Riley, Folsom have much in common
Published 9:48 pm Thursday, September 23, 2010
One would have to wonder what our current governor and legendary governor, Big Jim Folsom, have in common. Riley is quiet and calculating whereas Big Jim was loud, gregarious and somewhat uninhibited. However, both were given humiliating rebukes in their efforts to work with the legislature.
In the 1950s Big Jim called for a special session to rewrite the Constitution and reapportion the legislature. The legislature met only one day and adjourned. A few years ago Riley called for a special session within the regular session. The current members of the legislature simply ignored him. Another similarity between the two is that neither had ever served in the legislature nor did they know many members personally.
Alabamians have a history of electing governors who basically have no governmental experience much less legislative experience. Please excuse the fact that I might be somewhat prejudiced in my next statement having served 16 years in the House, but it might serve a governor in good stead if he or she had legislative experience.
Legislators, especially if they have served for a decade or two, have learned a few things about state government. In fact, if they are moderately active and attuned they have gotten a feel for how state government operates. They understand the budgets and the budget process as well as the different machinations of how state government works. In fact, a very good argument could be made that if you were hiring someone to run your business would you hire someone who had worked in your line of business from the ground floor up or would you hire someone off the street with no experience?
A former legislator turned governor not only understands state government and how it works but even more importantly he or she knows the members of the legislature on a personal friendly basis. These relationships are invaluable in getting your program approved or at least addressed. Lasting lifetime friendship bonds are developed by legislative colleagues. They know each other, what they believe in, how they operate, what makes them tick, and whose word is good.
However, as I stated, we have had a penchant for electing governors who are basically outsiders beginning with Big Jim in 1946 who had never been elected to anything before becoming governor. In 1950 Gordon Persons was elected after having served one term on the PSC but had no legislative experience. John Patterson became governor in 1958 after having served one term as attorney general. He had no legislative experience and was elected out of sympathy after the assassination of his father Albert Patterson. Fob James became governor in 1978 and had no political experience at all. He was a dismal failure with the legislature. Guy Hunt was elected in 1986 and his only experience was as Probate Judge of Cullman County. Hunt actually worked hard to cultivate the legislature but failed. Little Jim Folsom followed Hunt for two years and his only political experience was being on the PSC. Fob came back again and was as ineffective his second term as he was his first. He was basically ignored by the legislature. Riley is in the same boat as Fob. He is basically irrelevant in the legislative halls.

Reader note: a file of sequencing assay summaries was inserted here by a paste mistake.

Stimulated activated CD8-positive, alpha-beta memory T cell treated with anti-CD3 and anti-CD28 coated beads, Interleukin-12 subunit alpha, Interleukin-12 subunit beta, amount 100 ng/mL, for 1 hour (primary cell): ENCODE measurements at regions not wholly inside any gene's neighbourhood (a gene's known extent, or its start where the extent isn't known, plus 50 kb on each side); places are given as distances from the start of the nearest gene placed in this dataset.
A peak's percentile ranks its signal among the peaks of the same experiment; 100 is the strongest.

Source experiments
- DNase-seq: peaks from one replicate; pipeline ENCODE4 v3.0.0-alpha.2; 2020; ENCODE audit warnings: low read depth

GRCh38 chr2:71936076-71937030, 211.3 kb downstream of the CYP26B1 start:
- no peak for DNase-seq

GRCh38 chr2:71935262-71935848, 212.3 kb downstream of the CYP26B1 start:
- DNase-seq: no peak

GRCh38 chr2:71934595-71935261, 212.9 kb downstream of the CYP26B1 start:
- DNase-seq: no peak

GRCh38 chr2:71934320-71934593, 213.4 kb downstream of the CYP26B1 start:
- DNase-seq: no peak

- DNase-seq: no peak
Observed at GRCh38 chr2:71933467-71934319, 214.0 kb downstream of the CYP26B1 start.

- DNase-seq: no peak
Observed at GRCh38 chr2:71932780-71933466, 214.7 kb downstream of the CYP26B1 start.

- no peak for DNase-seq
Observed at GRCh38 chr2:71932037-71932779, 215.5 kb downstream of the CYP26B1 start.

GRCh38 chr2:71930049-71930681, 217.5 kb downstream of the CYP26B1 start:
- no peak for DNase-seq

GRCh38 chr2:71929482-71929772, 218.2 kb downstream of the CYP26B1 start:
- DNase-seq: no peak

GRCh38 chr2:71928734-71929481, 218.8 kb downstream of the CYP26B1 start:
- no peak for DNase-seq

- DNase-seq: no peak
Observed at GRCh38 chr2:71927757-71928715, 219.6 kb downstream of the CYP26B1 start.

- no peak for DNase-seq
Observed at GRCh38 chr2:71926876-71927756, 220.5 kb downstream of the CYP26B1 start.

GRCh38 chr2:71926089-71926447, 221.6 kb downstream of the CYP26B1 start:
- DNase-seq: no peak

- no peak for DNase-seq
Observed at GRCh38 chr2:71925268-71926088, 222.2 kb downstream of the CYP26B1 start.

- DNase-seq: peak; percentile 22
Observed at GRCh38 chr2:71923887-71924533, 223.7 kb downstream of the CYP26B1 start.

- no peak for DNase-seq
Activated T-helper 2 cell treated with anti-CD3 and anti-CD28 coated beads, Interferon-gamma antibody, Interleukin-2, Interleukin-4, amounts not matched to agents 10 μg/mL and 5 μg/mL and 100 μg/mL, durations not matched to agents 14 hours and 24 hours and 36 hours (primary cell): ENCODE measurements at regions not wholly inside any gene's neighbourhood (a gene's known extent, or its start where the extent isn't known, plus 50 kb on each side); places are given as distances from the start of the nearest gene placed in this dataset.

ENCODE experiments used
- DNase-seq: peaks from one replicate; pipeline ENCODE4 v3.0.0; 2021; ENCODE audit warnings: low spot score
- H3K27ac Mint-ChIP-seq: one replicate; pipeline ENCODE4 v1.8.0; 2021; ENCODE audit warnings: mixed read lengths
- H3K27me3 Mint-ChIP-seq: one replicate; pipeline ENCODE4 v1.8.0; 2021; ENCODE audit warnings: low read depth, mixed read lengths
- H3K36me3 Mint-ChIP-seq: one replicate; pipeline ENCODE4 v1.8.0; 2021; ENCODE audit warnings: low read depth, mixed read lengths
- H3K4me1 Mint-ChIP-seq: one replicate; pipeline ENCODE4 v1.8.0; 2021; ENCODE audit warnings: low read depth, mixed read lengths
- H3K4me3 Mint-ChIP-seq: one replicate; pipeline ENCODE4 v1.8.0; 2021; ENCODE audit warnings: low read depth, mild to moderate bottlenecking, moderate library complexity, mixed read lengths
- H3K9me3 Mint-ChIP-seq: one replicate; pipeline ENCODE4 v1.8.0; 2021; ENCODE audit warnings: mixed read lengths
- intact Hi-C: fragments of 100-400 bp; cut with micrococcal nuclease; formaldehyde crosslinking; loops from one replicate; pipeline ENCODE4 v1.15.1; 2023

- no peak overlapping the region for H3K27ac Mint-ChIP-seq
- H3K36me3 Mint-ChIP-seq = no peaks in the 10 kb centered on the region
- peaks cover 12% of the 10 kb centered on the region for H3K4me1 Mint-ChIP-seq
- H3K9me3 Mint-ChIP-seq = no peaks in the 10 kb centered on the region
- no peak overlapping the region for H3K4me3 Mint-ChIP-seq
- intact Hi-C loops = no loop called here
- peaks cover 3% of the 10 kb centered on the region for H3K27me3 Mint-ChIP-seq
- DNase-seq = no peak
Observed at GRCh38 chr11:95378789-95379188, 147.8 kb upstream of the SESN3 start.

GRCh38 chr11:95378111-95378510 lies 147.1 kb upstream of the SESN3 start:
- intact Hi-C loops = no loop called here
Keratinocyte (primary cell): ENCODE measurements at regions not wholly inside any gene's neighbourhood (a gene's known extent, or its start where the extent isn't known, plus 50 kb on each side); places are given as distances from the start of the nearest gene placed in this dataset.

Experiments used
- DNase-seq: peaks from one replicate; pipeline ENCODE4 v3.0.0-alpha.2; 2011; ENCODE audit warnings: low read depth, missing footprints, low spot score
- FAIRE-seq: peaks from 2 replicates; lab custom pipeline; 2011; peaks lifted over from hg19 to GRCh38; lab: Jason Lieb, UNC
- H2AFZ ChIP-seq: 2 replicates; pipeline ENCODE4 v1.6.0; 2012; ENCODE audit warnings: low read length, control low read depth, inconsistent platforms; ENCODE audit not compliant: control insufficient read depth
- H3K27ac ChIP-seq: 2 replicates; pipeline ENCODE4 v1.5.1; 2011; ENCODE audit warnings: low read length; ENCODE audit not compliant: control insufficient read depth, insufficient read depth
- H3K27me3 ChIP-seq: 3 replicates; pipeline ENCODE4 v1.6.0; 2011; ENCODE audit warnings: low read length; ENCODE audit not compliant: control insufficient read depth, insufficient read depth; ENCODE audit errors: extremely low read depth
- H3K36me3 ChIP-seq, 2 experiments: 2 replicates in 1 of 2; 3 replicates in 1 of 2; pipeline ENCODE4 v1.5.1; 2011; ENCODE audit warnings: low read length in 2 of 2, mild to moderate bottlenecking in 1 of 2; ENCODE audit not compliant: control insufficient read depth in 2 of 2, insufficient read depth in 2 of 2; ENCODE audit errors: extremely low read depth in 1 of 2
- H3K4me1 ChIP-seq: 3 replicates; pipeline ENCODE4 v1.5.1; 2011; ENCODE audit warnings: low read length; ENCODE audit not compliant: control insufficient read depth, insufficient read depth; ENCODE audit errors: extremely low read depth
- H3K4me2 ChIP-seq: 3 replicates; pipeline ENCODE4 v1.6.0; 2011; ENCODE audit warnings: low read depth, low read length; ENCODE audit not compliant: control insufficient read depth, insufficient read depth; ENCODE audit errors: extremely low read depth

You might have noticed that I skipped the 1960s and 1970s because George Wallace was governor. He was the most effective and powerful governor in history. Wallace also served in the legislature. He understood the legislature and legislative process. He knew every member by name and cultivated their votes and friendship. He was in a league by himself.
The second most effective governor in the past 66 years we just scanned would be Albert Brewer, who was governor from 1968-1970. He was adored by members of the legislature and they wanted him to succeed. Brewer, like Wallace, had grown up in the legislature. Both men came to the House at a very young age and became tireless workers. They spent long hours learning the rules and process as well as cultivating lasting relationships with their colleagues. They were very effective and knowledgeable legislators. Brewer went on to become Speaker of the House.
Seth Hammett, the current Speaker of the House, with 28 years in the legislature, the last twelve of which he served as Speaker, would certainly make him the best qualified candidate for governor since George Wallace and Albert Brewer. However, as you know, he is not a candidate.
Steve Flowers served 16 years in the state legislature. He may be reached at www.steveflowers.us.